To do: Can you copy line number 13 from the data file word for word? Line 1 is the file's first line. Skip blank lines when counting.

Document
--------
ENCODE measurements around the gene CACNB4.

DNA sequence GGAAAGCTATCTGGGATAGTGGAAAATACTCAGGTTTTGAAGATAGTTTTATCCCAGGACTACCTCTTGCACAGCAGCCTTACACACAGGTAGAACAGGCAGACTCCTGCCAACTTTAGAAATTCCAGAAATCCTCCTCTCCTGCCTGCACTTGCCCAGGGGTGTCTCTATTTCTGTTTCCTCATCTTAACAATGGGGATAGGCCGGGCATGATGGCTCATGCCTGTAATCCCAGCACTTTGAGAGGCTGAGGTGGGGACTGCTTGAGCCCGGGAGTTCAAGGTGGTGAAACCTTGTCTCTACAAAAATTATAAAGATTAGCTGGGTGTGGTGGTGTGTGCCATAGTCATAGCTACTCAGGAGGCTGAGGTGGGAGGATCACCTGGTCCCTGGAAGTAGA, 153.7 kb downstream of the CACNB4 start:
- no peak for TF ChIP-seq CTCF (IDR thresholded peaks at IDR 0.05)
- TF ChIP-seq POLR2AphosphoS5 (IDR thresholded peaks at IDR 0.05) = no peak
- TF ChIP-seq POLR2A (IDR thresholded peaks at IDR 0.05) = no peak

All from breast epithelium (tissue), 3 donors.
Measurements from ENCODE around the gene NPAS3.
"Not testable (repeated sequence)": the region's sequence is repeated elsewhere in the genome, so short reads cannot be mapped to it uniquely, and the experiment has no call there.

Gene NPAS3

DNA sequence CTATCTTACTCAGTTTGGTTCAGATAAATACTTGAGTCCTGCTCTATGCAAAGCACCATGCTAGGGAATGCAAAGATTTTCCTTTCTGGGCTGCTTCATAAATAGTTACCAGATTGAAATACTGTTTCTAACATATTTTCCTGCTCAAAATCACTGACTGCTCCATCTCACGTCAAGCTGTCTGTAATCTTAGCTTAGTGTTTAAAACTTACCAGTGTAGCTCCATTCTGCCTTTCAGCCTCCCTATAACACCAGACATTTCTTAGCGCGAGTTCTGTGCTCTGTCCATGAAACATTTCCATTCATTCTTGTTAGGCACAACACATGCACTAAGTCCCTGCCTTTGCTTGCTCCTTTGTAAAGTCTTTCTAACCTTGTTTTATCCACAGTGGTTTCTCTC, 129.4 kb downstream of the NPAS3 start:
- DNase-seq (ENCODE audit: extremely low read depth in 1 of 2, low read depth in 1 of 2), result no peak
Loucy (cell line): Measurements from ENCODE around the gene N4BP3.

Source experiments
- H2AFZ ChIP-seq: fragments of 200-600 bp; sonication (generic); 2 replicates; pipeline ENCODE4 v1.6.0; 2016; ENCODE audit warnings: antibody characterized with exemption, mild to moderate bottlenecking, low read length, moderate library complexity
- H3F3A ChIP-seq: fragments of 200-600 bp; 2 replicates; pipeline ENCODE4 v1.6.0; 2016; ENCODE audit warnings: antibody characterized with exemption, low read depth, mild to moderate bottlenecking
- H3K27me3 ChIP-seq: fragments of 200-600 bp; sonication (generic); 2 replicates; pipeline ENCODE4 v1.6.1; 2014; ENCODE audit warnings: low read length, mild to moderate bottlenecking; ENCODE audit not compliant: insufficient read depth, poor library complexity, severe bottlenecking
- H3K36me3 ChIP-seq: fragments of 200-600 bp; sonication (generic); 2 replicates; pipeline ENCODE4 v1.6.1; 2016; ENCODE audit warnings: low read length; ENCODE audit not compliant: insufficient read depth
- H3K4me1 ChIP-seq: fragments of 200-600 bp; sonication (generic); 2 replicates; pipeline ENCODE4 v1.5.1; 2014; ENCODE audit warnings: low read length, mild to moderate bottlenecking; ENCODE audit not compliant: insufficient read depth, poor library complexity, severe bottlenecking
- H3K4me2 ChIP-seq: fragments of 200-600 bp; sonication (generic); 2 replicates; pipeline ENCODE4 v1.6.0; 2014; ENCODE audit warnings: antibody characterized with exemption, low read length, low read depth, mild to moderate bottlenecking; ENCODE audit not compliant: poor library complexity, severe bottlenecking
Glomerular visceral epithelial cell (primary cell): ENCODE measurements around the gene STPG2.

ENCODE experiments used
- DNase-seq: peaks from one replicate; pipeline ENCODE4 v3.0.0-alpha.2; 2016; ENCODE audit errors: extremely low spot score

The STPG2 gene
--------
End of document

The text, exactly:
Source experiments